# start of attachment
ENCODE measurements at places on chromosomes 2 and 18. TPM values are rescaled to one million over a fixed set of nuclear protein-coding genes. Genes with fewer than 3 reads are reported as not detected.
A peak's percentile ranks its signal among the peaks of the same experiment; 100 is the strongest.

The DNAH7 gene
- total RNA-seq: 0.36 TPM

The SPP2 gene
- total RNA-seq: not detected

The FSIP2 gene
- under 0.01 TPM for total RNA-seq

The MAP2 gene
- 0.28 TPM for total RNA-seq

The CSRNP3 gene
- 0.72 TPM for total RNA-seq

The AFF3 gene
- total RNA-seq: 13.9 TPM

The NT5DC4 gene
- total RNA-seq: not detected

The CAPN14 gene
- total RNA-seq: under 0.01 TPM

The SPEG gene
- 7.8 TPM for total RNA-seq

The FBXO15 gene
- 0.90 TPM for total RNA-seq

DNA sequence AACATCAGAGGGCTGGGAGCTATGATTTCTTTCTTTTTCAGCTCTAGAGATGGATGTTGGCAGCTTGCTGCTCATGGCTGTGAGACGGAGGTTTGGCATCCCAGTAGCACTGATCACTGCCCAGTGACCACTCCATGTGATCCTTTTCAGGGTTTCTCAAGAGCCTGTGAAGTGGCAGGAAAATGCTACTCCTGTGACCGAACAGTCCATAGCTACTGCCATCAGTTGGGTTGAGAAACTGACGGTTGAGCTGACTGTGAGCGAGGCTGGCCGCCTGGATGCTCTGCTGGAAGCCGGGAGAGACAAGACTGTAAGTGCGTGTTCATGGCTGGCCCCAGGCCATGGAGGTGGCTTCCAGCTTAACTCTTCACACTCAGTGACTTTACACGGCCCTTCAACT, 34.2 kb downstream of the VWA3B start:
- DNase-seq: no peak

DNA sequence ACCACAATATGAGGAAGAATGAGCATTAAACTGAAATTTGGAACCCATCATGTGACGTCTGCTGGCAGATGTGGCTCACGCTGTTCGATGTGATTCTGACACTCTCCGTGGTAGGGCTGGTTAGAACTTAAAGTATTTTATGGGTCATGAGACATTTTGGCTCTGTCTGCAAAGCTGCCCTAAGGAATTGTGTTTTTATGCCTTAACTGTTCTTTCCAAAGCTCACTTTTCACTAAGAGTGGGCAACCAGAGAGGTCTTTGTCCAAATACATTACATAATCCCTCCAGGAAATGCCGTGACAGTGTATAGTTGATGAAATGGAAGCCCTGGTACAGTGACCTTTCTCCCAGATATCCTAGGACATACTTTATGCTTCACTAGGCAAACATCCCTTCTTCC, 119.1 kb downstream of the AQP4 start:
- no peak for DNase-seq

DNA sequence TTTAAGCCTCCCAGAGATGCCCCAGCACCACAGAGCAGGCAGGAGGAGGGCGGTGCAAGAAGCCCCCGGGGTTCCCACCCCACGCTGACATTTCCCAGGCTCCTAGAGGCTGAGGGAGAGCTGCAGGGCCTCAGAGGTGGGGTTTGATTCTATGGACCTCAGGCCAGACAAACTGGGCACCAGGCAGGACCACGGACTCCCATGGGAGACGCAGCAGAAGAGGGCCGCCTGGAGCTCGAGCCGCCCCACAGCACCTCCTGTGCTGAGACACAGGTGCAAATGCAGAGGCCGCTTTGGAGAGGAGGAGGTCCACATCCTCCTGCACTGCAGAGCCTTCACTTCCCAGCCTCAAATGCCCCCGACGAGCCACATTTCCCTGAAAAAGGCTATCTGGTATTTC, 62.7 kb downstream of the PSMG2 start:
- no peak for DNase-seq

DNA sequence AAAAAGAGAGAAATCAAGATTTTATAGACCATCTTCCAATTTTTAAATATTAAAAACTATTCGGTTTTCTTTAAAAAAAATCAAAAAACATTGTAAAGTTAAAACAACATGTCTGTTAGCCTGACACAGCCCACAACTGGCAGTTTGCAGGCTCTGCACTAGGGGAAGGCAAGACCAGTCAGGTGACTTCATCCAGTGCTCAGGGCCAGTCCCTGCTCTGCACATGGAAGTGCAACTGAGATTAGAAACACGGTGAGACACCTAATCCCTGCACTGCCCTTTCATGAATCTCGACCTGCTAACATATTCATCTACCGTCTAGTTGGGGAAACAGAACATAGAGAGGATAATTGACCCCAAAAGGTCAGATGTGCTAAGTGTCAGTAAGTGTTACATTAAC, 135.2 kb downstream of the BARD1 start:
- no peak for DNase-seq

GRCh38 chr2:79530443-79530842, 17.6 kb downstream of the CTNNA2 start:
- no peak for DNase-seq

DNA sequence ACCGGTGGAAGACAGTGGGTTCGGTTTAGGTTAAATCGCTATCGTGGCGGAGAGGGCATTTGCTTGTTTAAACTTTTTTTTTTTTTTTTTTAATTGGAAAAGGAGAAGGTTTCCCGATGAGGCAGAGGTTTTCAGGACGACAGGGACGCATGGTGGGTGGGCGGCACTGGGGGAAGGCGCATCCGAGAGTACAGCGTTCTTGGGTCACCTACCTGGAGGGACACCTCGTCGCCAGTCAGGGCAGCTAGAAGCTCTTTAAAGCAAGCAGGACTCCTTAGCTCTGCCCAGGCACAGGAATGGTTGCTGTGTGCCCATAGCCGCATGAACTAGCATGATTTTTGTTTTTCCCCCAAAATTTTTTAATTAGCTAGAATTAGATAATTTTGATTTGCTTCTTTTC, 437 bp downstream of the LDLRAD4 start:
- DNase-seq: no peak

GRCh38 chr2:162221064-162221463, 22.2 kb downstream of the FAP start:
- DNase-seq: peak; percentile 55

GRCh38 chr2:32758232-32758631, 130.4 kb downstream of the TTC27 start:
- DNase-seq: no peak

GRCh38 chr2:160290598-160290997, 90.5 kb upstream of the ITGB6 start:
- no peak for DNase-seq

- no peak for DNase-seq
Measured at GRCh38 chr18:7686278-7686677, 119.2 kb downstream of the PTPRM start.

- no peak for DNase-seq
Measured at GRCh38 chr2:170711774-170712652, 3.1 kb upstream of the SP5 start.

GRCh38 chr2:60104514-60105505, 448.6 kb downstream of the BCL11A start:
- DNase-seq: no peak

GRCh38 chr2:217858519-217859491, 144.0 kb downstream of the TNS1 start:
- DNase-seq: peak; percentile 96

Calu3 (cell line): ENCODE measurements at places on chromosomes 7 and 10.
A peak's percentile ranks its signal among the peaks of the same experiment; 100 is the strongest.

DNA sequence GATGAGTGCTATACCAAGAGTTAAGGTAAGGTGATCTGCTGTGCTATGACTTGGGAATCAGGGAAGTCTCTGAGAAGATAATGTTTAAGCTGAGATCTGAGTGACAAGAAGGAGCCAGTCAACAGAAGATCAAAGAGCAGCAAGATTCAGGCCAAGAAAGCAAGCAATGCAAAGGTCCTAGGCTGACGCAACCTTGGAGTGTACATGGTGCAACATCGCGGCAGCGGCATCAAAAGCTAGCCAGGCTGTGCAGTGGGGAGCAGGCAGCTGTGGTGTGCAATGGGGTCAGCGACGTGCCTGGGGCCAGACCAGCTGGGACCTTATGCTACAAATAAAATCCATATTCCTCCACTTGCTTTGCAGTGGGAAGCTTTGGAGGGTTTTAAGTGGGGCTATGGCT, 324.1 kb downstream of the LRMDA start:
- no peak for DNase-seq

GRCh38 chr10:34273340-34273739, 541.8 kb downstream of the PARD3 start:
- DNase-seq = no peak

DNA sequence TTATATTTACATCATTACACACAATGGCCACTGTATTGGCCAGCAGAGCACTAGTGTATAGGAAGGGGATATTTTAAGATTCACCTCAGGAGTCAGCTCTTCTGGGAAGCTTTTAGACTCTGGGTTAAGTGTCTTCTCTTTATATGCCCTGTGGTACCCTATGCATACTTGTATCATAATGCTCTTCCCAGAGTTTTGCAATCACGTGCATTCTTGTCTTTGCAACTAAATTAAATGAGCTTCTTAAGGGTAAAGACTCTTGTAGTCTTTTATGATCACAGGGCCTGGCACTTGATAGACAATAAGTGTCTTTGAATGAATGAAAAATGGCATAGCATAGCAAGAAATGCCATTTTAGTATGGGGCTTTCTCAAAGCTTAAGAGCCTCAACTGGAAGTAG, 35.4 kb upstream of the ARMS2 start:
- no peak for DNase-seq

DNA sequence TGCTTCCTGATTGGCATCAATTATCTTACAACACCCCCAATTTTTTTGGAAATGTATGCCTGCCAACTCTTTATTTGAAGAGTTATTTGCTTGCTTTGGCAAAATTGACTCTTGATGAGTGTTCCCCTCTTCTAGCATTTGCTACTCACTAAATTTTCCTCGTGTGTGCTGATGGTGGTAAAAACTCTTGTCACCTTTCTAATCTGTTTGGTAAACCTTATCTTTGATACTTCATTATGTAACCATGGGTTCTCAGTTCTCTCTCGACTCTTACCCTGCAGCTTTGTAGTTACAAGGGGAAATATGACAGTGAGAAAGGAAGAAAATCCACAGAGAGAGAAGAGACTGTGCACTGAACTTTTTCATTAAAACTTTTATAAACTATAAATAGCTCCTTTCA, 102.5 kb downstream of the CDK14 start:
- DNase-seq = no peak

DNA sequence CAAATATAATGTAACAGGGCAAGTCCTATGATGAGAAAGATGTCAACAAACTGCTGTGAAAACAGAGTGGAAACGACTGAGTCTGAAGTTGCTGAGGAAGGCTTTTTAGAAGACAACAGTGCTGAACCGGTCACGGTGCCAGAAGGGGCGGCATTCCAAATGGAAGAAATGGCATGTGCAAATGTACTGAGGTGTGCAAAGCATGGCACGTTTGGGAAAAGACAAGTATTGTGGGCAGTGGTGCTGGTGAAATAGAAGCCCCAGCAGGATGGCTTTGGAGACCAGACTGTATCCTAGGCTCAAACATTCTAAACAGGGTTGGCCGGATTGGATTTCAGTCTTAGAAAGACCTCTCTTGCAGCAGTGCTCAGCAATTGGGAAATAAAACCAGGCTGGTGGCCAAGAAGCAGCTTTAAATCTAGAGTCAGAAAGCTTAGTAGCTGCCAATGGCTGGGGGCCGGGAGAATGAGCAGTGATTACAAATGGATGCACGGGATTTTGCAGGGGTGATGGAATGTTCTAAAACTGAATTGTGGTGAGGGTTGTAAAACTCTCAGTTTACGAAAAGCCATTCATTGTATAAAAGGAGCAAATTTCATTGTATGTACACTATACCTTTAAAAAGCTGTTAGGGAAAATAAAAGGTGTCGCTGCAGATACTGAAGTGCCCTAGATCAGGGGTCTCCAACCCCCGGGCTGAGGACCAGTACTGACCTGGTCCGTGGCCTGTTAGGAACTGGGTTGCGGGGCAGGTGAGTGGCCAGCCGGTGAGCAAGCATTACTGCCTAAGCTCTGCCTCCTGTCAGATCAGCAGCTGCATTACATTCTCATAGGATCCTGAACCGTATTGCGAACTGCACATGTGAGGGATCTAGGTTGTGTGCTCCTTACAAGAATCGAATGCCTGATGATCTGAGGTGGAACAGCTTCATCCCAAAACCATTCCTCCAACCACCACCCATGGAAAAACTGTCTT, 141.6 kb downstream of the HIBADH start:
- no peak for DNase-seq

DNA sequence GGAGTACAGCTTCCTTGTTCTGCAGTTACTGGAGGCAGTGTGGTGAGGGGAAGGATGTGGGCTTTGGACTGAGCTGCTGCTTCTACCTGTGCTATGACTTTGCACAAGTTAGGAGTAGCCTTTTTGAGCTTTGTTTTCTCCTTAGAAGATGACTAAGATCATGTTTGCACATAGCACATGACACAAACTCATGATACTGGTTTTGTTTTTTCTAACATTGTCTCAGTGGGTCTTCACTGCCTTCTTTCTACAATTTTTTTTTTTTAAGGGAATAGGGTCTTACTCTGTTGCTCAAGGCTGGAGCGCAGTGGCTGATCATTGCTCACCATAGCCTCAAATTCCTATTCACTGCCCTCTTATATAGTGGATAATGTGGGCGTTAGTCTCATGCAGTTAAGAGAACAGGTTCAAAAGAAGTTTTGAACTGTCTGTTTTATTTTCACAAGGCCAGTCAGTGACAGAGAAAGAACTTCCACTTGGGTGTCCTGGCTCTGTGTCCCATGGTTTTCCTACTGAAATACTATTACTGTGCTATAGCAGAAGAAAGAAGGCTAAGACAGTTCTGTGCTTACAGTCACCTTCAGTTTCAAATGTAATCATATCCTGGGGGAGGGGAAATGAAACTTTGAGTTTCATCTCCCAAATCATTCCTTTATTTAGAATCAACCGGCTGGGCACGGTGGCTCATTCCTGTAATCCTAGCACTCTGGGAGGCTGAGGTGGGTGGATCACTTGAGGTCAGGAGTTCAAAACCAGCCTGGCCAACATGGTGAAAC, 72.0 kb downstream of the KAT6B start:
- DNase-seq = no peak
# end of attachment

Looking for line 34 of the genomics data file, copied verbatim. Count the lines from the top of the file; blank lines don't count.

- DNase-seq: no peak